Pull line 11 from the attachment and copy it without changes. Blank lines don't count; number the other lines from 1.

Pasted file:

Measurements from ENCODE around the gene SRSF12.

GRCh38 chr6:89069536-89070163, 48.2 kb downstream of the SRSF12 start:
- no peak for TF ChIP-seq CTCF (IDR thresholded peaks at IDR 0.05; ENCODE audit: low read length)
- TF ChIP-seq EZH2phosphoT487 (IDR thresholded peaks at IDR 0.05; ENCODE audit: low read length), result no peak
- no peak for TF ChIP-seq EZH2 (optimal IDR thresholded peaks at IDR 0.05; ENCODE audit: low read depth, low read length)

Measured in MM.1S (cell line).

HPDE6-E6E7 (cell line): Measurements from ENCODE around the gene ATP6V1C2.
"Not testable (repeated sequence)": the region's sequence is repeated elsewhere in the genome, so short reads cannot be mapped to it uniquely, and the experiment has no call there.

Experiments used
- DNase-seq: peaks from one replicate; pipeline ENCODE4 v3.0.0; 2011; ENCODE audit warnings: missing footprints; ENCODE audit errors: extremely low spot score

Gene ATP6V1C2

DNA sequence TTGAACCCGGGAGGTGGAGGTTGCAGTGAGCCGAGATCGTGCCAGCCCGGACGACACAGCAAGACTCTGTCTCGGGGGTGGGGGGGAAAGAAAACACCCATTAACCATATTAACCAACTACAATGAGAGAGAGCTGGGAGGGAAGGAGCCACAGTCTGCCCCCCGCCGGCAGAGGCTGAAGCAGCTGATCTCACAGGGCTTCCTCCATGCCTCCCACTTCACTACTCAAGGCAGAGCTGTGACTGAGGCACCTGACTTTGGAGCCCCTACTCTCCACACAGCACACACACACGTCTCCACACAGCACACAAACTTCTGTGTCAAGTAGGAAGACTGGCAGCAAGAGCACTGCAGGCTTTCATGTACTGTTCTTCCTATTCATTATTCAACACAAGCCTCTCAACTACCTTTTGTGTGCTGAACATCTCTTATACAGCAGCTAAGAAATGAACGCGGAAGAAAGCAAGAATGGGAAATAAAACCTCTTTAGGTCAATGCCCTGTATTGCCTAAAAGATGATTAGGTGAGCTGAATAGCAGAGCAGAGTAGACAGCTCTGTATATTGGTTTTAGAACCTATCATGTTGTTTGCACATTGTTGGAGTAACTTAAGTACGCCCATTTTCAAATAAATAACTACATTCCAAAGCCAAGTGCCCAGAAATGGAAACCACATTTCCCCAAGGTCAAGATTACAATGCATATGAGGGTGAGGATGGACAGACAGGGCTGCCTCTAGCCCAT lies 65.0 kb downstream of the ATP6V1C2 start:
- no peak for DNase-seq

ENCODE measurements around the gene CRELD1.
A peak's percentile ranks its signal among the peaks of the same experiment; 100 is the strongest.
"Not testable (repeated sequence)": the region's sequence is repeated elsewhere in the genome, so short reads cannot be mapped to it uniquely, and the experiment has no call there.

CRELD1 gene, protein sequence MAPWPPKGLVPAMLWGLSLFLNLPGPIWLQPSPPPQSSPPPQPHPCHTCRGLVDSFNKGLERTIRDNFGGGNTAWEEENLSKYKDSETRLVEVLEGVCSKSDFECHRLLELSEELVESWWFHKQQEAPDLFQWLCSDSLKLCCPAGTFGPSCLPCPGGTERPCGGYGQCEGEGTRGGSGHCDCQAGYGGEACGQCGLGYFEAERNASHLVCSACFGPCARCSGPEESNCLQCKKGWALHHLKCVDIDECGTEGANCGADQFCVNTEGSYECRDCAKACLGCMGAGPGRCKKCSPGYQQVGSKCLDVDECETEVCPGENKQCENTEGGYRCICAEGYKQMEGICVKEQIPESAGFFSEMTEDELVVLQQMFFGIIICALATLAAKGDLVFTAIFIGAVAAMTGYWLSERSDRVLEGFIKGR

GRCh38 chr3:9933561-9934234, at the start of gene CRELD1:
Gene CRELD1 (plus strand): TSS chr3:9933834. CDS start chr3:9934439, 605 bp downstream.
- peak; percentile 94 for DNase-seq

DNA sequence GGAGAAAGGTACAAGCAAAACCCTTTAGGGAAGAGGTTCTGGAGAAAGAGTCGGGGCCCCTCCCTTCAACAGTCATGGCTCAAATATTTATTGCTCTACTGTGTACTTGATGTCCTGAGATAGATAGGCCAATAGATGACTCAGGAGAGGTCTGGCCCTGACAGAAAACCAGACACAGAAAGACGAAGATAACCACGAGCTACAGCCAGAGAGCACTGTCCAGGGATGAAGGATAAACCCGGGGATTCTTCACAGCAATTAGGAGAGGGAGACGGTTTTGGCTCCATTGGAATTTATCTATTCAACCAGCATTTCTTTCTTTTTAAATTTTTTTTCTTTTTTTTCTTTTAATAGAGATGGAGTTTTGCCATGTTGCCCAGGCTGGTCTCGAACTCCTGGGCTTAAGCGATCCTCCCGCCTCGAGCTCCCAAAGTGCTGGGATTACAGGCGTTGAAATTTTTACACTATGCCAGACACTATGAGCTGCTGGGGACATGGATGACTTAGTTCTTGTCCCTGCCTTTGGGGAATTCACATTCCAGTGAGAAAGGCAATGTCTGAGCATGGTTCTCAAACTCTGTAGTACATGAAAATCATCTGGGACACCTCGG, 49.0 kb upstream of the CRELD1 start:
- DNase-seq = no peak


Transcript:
Gene ATP6V1C2